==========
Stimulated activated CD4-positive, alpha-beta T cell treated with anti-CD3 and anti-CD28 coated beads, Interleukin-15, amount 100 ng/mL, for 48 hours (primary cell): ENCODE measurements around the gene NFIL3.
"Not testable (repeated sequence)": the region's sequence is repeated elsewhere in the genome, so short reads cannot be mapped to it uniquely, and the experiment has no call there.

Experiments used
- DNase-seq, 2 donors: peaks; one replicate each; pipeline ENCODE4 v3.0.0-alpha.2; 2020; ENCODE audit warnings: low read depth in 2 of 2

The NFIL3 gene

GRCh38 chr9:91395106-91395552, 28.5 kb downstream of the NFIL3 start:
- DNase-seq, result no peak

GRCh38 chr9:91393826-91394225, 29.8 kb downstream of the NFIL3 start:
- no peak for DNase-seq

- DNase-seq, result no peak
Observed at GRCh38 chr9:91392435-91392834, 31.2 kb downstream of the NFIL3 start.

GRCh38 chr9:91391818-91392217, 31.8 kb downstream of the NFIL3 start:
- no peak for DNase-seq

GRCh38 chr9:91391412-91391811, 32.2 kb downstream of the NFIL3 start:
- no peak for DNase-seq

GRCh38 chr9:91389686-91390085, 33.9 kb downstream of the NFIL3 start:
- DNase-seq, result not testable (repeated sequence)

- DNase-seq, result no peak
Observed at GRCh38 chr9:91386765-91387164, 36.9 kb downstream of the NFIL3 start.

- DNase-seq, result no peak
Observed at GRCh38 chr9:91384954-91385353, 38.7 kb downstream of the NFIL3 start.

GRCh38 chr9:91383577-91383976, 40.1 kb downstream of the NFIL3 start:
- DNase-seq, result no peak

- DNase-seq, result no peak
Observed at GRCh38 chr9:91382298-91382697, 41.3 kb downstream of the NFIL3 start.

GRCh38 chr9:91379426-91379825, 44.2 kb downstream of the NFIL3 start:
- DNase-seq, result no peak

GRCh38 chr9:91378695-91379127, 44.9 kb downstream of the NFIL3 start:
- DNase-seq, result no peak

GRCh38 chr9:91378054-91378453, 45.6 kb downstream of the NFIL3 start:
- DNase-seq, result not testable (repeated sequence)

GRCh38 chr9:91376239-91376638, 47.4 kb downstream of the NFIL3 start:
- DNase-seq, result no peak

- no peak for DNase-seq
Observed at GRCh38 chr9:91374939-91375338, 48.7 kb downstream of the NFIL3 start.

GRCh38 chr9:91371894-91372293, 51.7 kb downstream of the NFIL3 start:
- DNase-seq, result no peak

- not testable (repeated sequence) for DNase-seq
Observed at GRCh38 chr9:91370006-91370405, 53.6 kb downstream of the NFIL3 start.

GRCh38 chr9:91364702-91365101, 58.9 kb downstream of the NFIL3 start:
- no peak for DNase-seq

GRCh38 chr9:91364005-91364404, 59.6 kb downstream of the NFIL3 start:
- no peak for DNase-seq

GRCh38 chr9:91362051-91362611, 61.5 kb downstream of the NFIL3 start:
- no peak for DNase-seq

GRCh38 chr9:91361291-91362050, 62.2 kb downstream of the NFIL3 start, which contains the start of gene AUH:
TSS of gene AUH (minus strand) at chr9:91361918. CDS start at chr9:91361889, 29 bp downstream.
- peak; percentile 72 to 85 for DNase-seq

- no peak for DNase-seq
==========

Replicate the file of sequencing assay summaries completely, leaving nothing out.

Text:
Stimulated activated CD4-positive, alpha-beta T cell treated with anti-CD3 and anti-CD28 coated beads, Interleukin-15, amount 100 ng/mL, for 48 hours (primary cell): ENCODE measurements around the gene NFIL3.
"Not testable (repeated sequence)": the region's sequence is repeated elsewhere in the genome, so short reads cannot be mapped to it uniquely, and the experiment has no call there.

Experiments used
- DNase-seq, 2 donors: peaks; one replicate each; pipeline ENCODE4 v3.0.0-alpha.2; 2020; ENCODE audit warnings: low read depth in 2 of 2

The NFIL3 gene

GRCh38 chr9:91395106-91395552, 28.5 kb downstream of the NFIL3 start:
- DNase-seq, result no peak

GRCh38 chr9:91393826-91394225, 29.8 kb downstream of the NFIL3 start:
- no peak for DNase-seq

- DNase-seq, result no peak
Observed at GRCh38 chr9:91392435-91392834, 31.2 kb downstream of the NFIL3 start.

GRCh38 chr9:91391818-91392217, 31.8 kb downstream of the NFIL3 start:
- no peak for DNase-seq

GRCh38 chr9:91391412-91391811, 32.2 kb downstream of the NFIL3 start:
- no peak for DNase-seq

GRCh38 chr9:91389686-91390085, 33.9 kb downstream of the NFIL3 start:
- DNase-seq, result not testable (repeated sequence)

- DNase-seq, result no peak
Observed at GRCh38 chr9:91386765-91387164, 36.9 kb downstream of the NFIL3 start.

- DNase-seq, result no peak
Observed at GRCh38 chr9:91384954-91385353, 38.7 kb downstream of the NFIL3 start.

GRCh38 chr9:91383577-91383976, 40.1 kb downstream of the NFIL3 start:
- DNase-seq, result no peak

- DNase-seq, result no peak
Observed at GRCh38 chr9:91382298-91382697, 41.3 kb downstream of the NFIL3 start.

GRCh38 chr9:91379426-91379825, 44.2 kb downstream of the NFIL3 start:
- DNase-seq, result no peak

GRCh38 chr9:91378695-91379127, 44.9 kb downstream of the NFIL3 start:
- DNase-seq, result no peak

GRCh38 chr9:91378054-91378453, 45.6 kb downstream of the NFIL3 start:
- DNase-seq, result not testable (repeated sequence)

GRCh38 chr9:91376239-91376638, 47.4 kb downstream of the NFIL3 start:
- DNase-seq, result no peak

- no peak for DNase-seq
Observed at GRCh38 chr9:91374939-91375338, 48.7 kb downstream of the NFIL3 start.

GRCh38 chr9:91371894-91372293, 51.7 kb downstream of the NFIL3 start:
- DNase-seq, result no peak

- not testable (repeated sequence) for DNase-seq
Observed at GRCh38 chr9:91370006-91370405, 53.6 kb downstream of the NFIL3 start.

GRCh38 chr9:91364702-91365101, 58.9 kb downstream of the NFIL3 start:
- no peak for DNase-seq

GRCh38 chr9:91364005-91364404, 59.6 kb downstream of the NFIL3 start:
- no peak for DNase-seq

GRCh38 chr9:91362051-91362611, 61.5 kb downstream of the NFIL3 start:
- no peak for DNase-seq

GRCh38 chr9:91361291-91362050, 62.2 kb downstream of the NFIL3 start, which contains the start of gene AUH:
TSS of gene AUH (minus strand) at chr9:91361918. CDS start at chr9:91361889, 29 bp downstream.
- peak; percentile 72 to 85 for DNase-seq

- no peak for DNase-seq